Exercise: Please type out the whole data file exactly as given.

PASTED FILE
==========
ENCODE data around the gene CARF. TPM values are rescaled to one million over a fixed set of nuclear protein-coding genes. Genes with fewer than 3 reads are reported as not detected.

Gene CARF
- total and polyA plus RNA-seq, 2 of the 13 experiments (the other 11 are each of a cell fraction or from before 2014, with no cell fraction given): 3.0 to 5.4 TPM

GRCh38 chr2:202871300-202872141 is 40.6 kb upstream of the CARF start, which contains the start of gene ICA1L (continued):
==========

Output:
ENCODE data around the gene CARF. TPM values are rescaled to one million over a fixed set of nuclear protein-coding genes. Genes with fewer than 3 reads are reported as not detected.

Gene CARF
- total and polyA plus RNA-seq, 2 of the 13 experiments (the other 11 are each of a cell fraction or from before 2014, with no cell fraction given): 3.0 to 5.4 TPM

GRCh38 chr2:202871300-202872141 is 40.6 kb upstream of the CARF start, which contains the start of gene ICA1L (continued):